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Following the spread of COVID-19 and the steep rise in inflation, along with central banks in major countries raising interest rates, there is uncertainty about the future interest rate trend. There are contrasting views on whether we will return to the low-interest rates seen after the global financial crisis or if the long-standing trend of declining interest rates since the 1980s will be halted, resulting in a prolonged period of high interest rates. In this context, this report aims to provide the directional outlook for trend nominal interest rate fluctuations based on anticipated structural changes, such as demographic shifts, deglobalization, and productivity improvements.

Firstly, it has been statistically demonstrated that long-term government bond yields in South Korea and the United States maintain a stable relationship with the real neutral rate and trend inflation. Consequently, the factors influencing interest rates have been analyzed by distinguishing between the real neutral rate and trend inflation, leading to the creation of two research reports. This report, as the first part, primarily analyzes the impact of economic structural changes on the real neutral rate, summarizes and incorporates the outlook for trend inflation to be addressed in the second part, presenting the directional changes in trend interest rates and deriving policy implications.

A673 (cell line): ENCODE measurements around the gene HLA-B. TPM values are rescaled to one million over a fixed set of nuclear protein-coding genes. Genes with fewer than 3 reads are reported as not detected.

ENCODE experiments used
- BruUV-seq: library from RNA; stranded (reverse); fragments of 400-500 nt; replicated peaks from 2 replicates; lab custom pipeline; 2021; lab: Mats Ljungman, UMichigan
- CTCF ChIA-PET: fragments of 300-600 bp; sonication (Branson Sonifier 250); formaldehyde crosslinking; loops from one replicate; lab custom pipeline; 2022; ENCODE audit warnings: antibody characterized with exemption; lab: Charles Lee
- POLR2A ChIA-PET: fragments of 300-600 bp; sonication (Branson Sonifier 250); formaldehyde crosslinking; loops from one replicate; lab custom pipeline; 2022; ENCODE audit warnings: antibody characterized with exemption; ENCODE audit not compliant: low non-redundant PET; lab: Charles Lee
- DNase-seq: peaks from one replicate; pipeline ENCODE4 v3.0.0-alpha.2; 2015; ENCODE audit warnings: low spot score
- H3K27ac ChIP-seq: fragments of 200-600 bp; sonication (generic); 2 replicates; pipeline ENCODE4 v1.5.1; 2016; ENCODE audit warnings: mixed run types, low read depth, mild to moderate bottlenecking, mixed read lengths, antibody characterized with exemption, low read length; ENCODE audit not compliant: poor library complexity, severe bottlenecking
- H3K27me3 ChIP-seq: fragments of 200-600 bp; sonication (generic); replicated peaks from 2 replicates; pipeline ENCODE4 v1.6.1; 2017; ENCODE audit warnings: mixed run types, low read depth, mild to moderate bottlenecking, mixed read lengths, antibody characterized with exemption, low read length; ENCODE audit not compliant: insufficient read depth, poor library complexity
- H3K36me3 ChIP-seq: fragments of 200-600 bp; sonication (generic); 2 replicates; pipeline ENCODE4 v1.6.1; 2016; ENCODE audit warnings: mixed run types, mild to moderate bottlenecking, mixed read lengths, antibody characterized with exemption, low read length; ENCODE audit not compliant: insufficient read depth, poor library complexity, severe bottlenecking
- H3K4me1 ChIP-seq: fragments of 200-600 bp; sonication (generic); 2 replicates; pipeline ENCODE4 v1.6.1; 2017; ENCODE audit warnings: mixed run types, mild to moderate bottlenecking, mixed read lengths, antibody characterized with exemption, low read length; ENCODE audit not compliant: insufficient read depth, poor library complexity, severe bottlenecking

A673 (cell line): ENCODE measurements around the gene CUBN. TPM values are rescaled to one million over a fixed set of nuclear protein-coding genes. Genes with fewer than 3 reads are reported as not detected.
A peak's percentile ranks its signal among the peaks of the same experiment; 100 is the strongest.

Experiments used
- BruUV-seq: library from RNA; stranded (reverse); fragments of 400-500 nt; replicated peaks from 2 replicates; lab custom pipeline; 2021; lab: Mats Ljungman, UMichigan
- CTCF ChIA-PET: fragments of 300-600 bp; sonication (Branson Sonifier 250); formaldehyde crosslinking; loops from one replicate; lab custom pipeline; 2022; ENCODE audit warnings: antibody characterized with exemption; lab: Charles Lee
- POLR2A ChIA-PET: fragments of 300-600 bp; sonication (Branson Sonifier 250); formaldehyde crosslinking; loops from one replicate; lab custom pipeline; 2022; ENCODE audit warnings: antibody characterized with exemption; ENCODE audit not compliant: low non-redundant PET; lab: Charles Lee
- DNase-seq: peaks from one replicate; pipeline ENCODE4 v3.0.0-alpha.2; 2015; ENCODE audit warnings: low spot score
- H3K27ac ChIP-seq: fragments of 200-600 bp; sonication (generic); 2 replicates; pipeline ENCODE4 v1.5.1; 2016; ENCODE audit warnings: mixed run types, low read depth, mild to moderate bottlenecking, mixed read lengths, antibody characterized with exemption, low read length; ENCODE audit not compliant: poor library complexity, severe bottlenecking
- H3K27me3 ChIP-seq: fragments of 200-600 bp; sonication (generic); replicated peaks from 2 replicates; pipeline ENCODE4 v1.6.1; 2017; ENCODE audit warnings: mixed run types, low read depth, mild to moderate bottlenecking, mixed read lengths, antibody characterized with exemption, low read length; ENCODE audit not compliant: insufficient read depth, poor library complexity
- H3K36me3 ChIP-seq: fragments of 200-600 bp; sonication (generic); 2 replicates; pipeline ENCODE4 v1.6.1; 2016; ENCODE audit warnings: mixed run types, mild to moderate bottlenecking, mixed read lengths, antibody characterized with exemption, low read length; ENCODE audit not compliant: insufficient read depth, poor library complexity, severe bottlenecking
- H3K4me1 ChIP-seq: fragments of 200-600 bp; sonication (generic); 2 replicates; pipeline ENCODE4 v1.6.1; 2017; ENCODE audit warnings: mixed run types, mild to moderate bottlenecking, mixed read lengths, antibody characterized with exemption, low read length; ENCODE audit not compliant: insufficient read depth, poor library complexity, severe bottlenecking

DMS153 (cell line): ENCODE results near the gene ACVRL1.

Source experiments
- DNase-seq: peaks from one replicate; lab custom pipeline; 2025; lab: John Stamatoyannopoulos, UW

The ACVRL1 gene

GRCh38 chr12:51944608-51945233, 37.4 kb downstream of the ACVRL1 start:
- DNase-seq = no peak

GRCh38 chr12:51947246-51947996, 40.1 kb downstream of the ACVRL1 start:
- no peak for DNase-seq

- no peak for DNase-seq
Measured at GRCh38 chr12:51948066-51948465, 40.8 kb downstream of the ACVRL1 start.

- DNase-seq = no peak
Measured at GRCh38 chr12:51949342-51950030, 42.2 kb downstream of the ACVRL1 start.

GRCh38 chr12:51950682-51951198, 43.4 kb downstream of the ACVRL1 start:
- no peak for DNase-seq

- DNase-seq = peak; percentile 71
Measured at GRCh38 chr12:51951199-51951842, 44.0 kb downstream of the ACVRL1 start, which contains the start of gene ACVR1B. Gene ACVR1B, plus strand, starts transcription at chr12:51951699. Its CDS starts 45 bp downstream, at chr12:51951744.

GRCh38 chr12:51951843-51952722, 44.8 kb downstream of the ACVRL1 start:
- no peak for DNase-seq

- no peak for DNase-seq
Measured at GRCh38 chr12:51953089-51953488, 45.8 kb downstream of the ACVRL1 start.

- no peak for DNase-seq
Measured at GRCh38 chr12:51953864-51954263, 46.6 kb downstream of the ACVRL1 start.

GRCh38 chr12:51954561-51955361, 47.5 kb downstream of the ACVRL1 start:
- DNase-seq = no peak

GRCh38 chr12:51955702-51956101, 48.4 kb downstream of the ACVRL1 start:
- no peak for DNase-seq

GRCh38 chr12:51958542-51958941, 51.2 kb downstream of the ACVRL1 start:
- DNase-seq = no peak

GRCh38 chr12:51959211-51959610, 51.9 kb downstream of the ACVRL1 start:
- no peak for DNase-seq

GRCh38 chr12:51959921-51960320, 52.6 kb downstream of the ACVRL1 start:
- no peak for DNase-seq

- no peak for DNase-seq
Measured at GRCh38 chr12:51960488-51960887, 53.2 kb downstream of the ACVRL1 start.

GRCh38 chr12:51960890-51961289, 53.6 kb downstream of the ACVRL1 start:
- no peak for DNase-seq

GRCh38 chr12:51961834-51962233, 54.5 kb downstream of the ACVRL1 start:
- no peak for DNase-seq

To analyze the impact of economic structural variables such as demographic changes, productivity shifts, and national debt on the real neutral rate, forecasts for long-term real neutral rates in South Korea and the United States were estimated using UN population estimates, OECD productivity forecasts, and the National Assembly Budget Office's fiscal outlook. The analysis results suggest that the United States is expected to experience a rebound in the real neutral rate due to productivity improvements, while South Korea is forecasted to have a sustained plateau in the real neutral rate due to rapid population aging. Moreover, considering the results of the second part, which indicates a significant possibility of the end of the low inflation trend in South Korea and the U.S. due to future deglobalization and aging trends, it is concluded that global interest rates are likely to be stuck in a high-interest rate environment, and domestic interest rates are expected to find it challenging to return to the previous low-interest levels.

The directional trend of these interest rates poses challenges for fiscal policy in terms of the potential burden of interest costs due to expanding national debt and the possibility of fiscal expansion amid a household debt crisis. Regarding monetary policy, it raises challenges such as the central bank's dilemma in responding to supply shocks and the structural reversal of domestic and foreign interest rate differentials. Additionally, for the financial investment industry and pension funds, it suggests the need to consider changes in the relationship between asset yields and formulate new asset allocation strategies in response to market changes.